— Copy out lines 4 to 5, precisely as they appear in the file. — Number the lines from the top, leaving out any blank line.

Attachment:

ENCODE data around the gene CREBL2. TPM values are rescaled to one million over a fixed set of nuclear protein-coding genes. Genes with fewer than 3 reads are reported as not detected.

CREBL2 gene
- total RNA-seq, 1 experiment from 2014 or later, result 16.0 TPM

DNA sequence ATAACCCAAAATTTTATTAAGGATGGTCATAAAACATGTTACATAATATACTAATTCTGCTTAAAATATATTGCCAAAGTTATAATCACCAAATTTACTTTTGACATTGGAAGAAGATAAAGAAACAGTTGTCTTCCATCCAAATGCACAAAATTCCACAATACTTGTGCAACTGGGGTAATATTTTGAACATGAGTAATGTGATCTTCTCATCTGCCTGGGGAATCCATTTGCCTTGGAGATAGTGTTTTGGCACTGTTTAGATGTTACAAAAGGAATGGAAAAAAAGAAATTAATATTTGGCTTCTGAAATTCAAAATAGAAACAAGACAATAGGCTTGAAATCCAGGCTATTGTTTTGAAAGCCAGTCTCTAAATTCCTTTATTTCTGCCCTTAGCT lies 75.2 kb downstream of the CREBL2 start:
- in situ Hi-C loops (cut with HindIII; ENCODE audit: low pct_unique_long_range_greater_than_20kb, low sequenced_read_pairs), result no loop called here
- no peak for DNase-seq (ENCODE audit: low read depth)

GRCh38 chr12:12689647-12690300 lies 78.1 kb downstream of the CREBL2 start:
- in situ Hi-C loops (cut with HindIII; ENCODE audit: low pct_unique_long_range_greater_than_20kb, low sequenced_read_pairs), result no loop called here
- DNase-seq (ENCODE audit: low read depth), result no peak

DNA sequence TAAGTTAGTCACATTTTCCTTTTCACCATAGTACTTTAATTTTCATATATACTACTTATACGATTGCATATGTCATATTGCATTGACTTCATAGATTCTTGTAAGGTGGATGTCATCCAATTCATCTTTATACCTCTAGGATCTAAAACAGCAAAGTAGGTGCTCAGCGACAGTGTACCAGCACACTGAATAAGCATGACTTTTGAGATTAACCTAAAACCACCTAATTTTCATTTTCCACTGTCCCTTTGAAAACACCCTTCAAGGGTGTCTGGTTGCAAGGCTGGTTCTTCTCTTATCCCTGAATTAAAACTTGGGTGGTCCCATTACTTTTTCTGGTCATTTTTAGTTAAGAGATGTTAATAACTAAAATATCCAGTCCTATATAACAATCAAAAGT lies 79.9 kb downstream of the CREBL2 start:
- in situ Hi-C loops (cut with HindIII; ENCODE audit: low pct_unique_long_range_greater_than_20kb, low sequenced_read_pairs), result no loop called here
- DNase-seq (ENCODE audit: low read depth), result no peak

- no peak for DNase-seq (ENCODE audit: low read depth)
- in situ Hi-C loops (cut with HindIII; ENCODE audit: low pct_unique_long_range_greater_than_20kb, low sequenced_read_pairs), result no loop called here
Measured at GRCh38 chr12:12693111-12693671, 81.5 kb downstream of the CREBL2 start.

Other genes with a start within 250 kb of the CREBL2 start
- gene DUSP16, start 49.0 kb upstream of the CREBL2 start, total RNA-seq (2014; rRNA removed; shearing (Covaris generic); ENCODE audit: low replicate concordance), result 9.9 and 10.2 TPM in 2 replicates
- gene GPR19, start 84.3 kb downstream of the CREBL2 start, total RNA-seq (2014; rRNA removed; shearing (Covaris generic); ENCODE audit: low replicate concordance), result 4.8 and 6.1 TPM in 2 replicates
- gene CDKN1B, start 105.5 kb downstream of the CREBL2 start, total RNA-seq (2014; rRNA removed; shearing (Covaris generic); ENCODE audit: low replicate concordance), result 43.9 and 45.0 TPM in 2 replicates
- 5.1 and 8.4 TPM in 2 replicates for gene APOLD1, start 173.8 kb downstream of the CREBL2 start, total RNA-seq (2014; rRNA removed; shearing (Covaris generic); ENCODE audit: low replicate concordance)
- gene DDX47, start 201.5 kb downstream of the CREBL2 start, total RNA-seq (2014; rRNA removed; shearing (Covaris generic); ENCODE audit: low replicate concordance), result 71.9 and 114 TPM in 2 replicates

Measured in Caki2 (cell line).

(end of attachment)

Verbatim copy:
DNA sequence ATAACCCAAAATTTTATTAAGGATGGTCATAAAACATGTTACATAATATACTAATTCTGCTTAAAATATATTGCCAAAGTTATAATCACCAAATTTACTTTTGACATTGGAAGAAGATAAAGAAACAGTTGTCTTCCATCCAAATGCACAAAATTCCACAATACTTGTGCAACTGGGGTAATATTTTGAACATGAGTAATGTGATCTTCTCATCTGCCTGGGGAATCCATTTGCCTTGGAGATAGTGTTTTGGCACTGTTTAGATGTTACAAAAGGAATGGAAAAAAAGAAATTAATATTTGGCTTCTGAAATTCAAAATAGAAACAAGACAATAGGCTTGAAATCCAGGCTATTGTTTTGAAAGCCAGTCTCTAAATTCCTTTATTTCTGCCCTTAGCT lies 75.2 kb downstream of the CREBL2 start:
- in situ Hi-C loops (cut with HindIII; ENCODE audit: low pct_unique_long_range_greater_than_20kb, low sequenced_read_pairs), result no loop called here